The two euphemistically titled acts are the Reproductive Health Non-Discrimination Act (RHNDA) and the Human Rights Amendment Act (HRAA). These policies will saddle religious organizations and employers with a choice between complying with coercive laws that force them to violate their religious beliefs and organizational missions and staying true to their beliefs in defiance of unjust laws. RHNDA discriminates against pro-lifers and HRAA violates religious liberty. The former could force employers in the nation's capital to cover elective, surgical abortions in their health plans and require pro-life organizations to hire individuals who advocate for abortion. The latter could force Christian schools to violate their beliefs about human sexuality and recognize an LGBT student group or host a "gay pride" day on campus.

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A Fight to Keep Catholic Schools Catholic

Wall Street Journal commentary by R Anderson and L Ford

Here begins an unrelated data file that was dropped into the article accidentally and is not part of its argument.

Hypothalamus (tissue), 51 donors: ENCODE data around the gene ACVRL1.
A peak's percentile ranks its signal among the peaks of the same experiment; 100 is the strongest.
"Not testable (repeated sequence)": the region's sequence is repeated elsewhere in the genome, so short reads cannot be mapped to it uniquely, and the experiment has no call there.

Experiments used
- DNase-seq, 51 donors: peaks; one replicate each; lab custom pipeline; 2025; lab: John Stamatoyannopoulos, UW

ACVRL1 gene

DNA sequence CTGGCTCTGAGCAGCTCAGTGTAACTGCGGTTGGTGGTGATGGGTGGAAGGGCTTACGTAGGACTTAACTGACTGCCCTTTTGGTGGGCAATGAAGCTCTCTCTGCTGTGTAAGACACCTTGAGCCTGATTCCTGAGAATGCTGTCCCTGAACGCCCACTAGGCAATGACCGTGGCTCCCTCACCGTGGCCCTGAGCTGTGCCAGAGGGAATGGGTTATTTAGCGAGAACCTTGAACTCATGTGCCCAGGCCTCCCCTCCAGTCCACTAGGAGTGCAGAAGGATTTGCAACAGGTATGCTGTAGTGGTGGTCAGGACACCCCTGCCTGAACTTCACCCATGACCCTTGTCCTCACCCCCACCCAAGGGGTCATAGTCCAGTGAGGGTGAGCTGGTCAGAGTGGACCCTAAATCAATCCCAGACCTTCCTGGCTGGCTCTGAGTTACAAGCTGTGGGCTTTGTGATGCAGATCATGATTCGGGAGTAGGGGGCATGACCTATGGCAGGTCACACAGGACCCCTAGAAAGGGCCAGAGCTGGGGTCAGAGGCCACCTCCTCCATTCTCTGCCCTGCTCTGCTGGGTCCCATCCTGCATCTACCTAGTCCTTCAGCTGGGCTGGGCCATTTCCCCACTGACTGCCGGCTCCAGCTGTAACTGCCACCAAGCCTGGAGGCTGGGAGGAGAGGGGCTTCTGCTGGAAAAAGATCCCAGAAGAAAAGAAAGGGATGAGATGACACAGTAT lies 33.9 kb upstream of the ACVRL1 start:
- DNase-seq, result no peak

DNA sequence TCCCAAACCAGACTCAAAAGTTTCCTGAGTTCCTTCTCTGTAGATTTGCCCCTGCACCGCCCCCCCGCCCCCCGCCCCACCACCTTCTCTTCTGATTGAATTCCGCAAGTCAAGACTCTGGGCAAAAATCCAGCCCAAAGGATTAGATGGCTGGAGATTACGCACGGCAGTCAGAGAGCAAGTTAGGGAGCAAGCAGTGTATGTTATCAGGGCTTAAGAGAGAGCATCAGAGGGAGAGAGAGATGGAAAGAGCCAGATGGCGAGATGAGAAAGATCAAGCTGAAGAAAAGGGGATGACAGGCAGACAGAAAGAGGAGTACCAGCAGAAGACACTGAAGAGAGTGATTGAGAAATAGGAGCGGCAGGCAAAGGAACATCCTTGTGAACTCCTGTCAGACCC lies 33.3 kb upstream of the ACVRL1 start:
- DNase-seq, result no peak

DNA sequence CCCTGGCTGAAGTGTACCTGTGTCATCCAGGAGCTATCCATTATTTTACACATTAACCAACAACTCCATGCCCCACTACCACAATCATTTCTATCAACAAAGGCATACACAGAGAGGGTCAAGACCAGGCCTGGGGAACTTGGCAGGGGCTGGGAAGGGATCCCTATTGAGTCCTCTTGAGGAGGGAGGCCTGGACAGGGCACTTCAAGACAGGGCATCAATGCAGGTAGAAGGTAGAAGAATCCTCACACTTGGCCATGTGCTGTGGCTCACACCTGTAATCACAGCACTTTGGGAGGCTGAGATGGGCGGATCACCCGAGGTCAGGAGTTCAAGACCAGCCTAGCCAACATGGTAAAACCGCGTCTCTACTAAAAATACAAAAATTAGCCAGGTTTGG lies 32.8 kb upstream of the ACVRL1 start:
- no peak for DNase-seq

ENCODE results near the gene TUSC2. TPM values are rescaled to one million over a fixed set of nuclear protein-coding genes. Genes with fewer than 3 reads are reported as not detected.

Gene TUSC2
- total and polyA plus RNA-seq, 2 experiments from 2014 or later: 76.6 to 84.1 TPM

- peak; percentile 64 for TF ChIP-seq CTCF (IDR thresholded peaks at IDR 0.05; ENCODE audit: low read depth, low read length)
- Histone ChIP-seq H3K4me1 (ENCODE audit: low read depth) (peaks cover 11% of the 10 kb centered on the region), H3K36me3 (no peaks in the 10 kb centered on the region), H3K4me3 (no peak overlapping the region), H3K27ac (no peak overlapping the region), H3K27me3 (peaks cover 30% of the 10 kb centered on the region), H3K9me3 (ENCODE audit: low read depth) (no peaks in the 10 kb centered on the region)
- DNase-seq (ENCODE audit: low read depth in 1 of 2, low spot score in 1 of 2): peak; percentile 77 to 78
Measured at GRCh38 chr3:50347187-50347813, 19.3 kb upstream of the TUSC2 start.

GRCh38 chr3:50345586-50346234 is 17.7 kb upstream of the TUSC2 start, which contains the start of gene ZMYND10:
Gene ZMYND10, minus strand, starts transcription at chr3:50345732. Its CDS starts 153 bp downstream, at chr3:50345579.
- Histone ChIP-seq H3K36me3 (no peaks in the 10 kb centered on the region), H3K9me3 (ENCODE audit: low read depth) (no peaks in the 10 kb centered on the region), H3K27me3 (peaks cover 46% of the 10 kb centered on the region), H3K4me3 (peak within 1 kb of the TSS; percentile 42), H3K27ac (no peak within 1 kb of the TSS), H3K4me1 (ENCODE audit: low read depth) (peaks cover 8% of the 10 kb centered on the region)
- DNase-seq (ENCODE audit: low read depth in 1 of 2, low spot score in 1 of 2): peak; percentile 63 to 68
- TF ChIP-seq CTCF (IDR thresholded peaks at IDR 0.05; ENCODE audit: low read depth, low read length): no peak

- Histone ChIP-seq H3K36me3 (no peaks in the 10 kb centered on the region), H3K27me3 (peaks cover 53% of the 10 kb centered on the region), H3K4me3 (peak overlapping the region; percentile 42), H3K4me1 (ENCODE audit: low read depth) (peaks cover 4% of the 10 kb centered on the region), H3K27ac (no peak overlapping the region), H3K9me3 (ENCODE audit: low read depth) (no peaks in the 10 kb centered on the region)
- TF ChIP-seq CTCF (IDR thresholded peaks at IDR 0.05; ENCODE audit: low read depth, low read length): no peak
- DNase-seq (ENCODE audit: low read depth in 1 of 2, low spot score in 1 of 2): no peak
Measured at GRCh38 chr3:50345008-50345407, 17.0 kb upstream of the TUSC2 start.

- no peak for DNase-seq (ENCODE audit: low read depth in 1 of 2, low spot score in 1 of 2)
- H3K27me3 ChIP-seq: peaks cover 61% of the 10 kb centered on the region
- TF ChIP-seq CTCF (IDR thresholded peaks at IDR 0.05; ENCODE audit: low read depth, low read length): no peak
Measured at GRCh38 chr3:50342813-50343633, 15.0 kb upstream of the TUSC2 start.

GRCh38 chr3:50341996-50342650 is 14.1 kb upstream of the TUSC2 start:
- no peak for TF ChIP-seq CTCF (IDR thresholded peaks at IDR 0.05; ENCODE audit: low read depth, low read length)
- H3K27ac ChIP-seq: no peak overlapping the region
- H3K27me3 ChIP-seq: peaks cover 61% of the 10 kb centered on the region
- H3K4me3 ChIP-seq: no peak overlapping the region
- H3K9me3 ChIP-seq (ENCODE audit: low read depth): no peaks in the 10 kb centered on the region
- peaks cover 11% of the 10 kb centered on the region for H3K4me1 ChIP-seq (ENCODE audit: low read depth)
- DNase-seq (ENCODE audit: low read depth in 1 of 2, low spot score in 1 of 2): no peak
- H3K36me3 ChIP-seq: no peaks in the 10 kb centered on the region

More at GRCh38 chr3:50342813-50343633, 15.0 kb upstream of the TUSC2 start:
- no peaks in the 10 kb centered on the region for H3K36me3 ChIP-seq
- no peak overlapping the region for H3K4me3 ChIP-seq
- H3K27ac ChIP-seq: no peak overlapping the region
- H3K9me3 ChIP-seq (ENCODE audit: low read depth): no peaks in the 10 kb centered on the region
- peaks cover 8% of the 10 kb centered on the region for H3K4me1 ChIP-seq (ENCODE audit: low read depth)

March 5, 2015

American business and civic institutions frequently make choices to remain true to principles even when it is unfashionable or may hurt their bottom line-for example, CVS last year pulled cigarettes from shelves, calling the sale of tobacco "inconsistent with our purpose-helping people on their path to better health." This choice is even more essential for religious schools, which must be able to have teachers who support-or at least don't publicly attack-the school's beliefs. Lawmakers shouldn't be using threats of governmental investigation to control those decisions. Yet similar coercion is taking place throughout the country.

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Former Fire Chief Sues Atlanta for Firing Him Over Marriage Beliefs

Daily Signal commentary by Kelsey Harkness

February 19, 2015

Former Fire Chief Kelvin Cochran filed today a federal lawsuit against the city of Atlanta and its Mayor Kasim Reed alleging they terminated his employment because of his belief in traditional marriage. The lawsuit, filed in the U.S. District Court for the Northern District of Georgia, Atlanta Division, states Cochran's was fired "solely" because "...[Cochran] holds religious beliefs concerning same-sex marriage and homosexual conduct that are contrary to the mayor's and the city's views on these subjects, and because he expressed those beliefs in the non-work-related, religious book he self-published."